Iran nuclear talks go into overtime, deadline extended
Back at home, Iranian President Hassan Rouhani is facing pressure from hard-liners not to release too much to reach a deal, and to deliver on a promise to lift sanctions. (AFP/File)
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The United States abandoned late Tuesday a midnight deadline to agree the outlines of a nuclear deal with Iran but insisted that “enough progress” merited extending marathon talks into Wednesday.
“We’ve made enough progress in the last days to merit staying until Wednesday. There are several difficult issues still remaining,” State Department spokeswoman Marie Harf said.
The announcement came late on a sixth day of talks in Switzerland aimed at laying the groundwork for a deal that world powers hope will prevent Iran from developing nuclear weapons under the guise of its civilian program.
Officials said earlier Tuesday they hoped to wrap up the talks by the deadline with a joint general statement agreeing to start a new phase of negotiations to curb Iran’s nuclear program. That statement would be accompanied by more detailed documents that would include technical information on understandings of steps required on all sides to resolve outstanding concerns.
The stakes are high, with fears that failure to reach a deal may set the United States and Israel on a road to military action to thwart Iran’s nuclear drive, which Tehran says is purely peaceful.
Earlier Chinese Foreign Minister Wang Yi left the crunch talks inLausanne as his French counterpart Laurent Fabius said the negotiations were “complicated ... long and difficult.”
A German diplomatic source also said the talks were “difficult” with a “changeable atmosphere” and “frequent breaks to negotiate in smaller groups.”
A Western diplomat said the army of technical and sanctions experts would continue plugging away “for [the] next hours. All parties [are] working hard and [are] committed to finding a solution.” Senior Iranian negotiator Hamid Baidinejad said: “The negotiations will end when solutions have been found ... We are ready to continue. We are not watching the clock.”
The return earlier to Lausanne of Russian Foreign Minister Sergey Lavrov had brought a ray of optimism, with the official having said in Moscow before leaving that the chances of an accord were “high.”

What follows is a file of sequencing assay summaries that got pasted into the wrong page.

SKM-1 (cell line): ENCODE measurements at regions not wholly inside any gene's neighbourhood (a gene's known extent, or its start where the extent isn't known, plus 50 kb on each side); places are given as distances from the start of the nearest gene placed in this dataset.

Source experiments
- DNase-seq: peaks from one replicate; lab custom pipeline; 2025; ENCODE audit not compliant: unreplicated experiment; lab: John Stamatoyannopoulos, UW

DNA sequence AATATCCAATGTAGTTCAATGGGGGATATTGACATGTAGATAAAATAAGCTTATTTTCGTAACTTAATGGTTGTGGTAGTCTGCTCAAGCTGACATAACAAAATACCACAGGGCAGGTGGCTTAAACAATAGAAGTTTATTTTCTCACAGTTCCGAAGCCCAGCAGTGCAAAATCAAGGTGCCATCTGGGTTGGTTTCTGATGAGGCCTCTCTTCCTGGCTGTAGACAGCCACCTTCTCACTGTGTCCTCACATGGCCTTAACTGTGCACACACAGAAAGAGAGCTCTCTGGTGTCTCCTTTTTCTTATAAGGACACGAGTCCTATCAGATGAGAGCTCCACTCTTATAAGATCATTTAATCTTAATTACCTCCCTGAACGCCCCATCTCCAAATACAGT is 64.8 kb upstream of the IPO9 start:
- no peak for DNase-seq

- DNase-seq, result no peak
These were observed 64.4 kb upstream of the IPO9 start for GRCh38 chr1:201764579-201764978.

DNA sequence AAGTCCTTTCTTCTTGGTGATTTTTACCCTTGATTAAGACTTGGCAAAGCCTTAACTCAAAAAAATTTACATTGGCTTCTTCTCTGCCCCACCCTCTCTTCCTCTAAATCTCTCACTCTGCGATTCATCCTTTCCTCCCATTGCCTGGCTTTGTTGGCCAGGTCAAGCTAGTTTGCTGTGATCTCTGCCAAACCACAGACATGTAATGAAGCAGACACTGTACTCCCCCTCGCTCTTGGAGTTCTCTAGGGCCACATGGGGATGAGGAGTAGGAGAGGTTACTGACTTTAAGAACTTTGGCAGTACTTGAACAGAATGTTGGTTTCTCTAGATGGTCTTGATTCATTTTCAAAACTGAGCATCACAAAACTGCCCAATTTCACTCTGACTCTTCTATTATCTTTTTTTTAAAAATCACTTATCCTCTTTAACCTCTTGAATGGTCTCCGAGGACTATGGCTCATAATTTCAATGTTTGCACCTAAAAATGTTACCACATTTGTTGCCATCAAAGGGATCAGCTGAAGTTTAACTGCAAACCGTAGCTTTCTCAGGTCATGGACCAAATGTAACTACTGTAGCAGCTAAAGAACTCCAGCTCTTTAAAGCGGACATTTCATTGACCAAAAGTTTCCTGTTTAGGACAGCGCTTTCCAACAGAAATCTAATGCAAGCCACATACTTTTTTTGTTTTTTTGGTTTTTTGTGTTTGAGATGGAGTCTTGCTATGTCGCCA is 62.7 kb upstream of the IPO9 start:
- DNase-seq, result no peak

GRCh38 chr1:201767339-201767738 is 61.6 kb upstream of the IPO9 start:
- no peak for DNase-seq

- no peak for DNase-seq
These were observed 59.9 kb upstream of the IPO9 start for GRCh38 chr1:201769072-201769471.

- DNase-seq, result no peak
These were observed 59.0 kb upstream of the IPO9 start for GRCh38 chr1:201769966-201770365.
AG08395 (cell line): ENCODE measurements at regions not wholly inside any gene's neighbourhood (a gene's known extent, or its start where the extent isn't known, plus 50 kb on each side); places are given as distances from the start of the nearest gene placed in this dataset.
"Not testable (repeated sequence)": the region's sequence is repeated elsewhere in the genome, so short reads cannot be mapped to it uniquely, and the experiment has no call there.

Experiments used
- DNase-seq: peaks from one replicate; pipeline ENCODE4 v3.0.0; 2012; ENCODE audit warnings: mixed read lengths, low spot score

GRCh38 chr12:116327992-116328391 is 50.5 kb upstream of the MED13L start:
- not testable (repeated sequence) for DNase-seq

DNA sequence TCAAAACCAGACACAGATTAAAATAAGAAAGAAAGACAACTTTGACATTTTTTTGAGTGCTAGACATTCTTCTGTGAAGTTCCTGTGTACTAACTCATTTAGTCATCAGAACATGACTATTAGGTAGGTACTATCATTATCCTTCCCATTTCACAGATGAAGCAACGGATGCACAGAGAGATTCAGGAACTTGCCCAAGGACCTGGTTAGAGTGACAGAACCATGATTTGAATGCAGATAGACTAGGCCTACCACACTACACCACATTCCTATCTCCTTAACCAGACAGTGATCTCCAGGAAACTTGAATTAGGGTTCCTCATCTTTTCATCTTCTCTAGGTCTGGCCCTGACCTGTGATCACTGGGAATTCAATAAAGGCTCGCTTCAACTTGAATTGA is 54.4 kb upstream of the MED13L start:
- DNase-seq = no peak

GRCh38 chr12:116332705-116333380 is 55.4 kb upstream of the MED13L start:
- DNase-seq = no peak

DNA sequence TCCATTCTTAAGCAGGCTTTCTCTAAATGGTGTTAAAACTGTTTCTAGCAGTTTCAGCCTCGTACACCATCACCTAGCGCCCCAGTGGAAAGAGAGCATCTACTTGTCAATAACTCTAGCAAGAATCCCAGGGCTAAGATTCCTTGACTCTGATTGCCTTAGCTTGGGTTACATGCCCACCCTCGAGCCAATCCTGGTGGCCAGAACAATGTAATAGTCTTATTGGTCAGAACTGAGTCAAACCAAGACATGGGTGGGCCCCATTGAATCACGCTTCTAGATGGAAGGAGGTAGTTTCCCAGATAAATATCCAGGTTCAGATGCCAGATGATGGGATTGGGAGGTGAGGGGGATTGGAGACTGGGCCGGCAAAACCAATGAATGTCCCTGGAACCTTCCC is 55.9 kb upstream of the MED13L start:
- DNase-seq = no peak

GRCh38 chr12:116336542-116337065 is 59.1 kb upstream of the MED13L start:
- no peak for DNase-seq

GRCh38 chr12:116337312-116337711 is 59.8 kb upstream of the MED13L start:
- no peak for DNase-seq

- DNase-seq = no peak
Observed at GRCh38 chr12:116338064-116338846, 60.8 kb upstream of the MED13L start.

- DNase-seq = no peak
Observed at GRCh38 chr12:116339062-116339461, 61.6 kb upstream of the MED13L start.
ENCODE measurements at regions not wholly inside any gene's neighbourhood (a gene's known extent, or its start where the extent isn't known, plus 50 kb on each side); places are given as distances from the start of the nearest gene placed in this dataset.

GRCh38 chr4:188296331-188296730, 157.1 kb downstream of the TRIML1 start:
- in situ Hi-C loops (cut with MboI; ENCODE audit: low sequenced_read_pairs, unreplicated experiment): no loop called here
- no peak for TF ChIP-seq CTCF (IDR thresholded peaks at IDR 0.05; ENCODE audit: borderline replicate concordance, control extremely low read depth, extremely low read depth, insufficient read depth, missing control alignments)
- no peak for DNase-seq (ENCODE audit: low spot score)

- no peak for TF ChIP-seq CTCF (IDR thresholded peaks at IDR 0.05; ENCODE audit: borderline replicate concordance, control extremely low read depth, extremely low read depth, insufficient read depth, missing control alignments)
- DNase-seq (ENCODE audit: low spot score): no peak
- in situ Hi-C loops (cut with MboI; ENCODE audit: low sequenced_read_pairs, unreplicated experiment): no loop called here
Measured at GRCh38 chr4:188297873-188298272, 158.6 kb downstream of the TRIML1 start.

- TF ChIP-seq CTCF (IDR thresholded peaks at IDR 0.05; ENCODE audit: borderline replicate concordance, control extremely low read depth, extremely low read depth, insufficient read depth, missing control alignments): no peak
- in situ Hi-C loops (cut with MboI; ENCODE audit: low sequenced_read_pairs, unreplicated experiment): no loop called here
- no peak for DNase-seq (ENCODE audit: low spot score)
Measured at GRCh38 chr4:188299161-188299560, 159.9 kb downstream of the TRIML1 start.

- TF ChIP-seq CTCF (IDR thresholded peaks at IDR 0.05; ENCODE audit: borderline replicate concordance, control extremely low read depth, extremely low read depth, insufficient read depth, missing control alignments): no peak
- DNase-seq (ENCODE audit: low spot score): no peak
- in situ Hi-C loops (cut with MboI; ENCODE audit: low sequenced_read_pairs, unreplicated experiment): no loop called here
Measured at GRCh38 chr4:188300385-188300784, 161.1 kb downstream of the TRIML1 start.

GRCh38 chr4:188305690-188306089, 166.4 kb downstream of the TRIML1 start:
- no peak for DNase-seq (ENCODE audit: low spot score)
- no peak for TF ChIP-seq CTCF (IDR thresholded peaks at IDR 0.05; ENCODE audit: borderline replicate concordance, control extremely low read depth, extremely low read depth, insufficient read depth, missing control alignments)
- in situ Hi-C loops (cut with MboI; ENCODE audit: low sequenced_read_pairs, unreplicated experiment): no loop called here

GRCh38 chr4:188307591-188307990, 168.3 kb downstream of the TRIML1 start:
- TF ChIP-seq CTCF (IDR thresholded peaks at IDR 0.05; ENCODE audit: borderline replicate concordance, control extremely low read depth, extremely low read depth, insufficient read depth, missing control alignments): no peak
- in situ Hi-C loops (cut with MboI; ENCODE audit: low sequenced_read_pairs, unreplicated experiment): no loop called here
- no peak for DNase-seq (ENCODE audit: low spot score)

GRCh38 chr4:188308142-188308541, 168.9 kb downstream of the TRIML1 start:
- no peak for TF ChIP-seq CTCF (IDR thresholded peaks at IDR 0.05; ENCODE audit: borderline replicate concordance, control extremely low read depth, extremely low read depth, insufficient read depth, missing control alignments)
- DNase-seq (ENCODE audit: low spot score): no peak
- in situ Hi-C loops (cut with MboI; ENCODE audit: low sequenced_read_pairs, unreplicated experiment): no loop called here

Under a deal to be finalized by June 30, the powers want Iran to scale back its nuclear program to give the world ample notice of any dash to make the bomb by extending the so-called “breakout” time.
In return, the Islamic Republic is demanding the lifting of sanctions that have strangled its economy.
But the question is how much detail will be in the framework accord that Iran and the six powers – the U.S., China, Russia, Britain, France and Germany – want to leave Lausanne having secured.
If it falls short of firm commitments by Iran, then U.S. President Barack Obama will find it hard to fend off attempts by his Republican opponents to pass fresh sanctions on Tehran.
Iran’s negotiators are also under pressure from their own domestic hard-liners not to give too much away and for President Hassan Rouhani to deliver on his promises to secure the lifting of sanctions.
Fresh U.S. sanctions could therefore torpedo the whole negotiating process that was launched after Rouhani became president in 2013.
Republicans fear that since some of its nuclear infrastructure will likely stay intact, Iran will still be able to get the bomb – a concern shared by Israeli Prime Minister Benjamin Netanyahu, whose country is widely assumed to have nuclear weapons itself.
“The greatest threat to our security and our future was and remains Iran’s attempt to be armed with nuclear weapons. The agreement being formulated in Lausanne paves the way to that goal,” Netanyahu told parliament.
“We will do everything to protect our security and our future,” he said in his third attack on the nuclear talks with Iran in as many days.
Saudi Arabia, which has led an Arab coalition bombing Iran-backed rebels in Yemen in recent days, is also alarmed by what is unfolding in Lausanne.
Its Foreign Minister Prince Saud al-Faisal called on the six powers not to “short-circuit the interests of the states of the region by dangling before Iran benefits that it will not be able to reap without cooperation with the countries of the region.”
Some areas of the mooted deal, including the future size of Iran’s uranium enrichment capacity – a process for making nuclear fuel but also the core of an atomic bomb – appear to have been tentatively sewn up. But the two sides still appear wide apart on other areas, including what to do with Iran’s stockpiles of nuclear material and the pace at which sanctions would be eased.
The six powers are only prepared to suspend sanctions, not terminate them, in order to be able to put them back into place if Tehran violates the deal.
Other tricky issues include the duration of any accord, with Iran resisting demands by the powers to submit to ultra-tight inspections by the U.N. atomic watchdog for at least a decade.